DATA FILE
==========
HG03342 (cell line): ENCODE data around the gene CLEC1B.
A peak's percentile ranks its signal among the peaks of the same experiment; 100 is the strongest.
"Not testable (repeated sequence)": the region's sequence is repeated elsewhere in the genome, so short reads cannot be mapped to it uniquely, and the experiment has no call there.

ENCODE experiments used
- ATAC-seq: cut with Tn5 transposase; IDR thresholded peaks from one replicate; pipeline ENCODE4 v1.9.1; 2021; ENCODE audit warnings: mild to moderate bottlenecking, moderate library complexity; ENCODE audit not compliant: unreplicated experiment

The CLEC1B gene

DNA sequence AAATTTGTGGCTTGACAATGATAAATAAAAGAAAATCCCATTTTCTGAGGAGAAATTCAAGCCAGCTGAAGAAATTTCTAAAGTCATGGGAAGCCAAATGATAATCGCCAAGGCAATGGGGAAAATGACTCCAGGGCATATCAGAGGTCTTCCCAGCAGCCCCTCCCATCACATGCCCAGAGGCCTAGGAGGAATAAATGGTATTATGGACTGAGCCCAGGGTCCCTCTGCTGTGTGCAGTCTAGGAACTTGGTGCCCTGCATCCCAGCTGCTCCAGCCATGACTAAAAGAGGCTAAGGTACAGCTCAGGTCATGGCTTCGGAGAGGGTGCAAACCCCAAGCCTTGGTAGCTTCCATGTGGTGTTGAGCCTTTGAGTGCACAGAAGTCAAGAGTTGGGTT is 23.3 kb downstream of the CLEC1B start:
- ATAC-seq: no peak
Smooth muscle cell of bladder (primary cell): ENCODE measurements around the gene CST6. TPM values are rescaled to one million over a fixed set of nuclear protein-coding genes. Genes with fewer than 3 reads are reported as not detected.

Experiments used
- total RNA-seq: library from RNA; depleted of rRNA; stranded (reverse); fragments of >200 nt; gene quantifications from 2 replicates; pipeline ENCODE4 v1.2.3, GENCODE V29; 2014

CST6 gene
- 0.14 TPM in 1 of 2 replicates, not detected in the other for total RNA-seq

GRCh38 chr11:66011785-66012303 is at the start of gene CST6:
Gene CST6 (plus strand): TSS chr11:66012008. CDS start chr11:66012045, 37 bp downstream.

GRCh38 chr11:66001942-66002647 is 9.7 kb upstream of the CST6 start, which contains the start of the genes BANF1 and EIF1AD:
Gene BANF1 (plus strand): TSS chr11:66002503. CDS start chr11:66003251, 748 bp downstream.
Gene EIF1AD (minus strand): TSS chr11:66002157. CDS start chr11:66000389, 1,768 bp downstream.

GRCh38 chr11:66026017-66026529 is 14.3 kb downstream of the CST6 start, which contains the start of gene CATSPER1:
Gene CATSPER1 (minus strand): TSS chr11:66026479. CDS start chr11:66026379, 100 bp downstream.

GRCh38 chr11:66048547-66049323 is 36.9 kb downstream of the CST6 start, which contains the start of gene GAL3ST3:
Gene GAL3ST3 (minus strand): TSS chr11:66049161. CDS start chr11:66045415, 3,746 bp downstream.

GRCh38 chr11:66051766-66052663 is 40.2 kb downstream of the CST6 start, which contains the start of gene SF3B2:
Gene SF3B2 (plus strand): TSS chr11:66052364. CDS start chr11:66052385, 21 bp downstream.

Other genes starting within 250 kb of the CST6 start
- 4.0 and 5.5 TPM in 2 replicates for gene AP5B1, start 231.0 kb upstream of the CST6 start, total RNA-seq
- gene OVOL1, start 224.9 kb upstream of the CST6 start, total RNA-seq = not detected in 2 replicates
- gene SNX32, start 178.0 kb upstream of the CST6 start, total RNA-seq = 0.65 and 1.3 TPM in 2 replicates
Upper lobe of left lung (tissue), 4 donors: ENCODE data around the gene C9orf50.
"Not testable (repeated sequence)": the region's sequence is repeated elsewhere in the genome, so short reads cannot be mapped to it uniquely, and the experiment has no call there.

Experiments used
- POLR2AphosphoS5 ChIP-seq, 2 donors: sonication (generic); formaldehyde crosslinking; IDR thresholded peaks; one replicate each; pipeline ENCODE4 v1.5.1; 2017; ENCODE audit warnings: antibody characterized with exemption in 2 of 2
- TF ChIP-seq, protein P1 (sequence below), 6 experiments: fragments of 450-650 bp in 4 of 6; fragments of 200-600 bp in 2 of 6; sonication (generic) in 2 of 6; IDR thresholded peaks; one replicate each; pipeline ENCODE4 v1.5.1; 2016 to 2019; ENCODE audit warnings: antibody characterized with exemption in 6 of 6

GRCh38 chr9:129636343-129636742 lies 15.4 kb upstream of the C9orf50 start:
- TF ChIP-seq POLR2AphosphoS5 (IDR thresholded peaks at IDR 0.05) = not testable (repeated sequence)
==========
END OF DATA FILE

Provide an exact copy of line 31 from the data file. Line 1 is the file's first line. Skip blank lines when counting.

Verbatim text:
Experiments used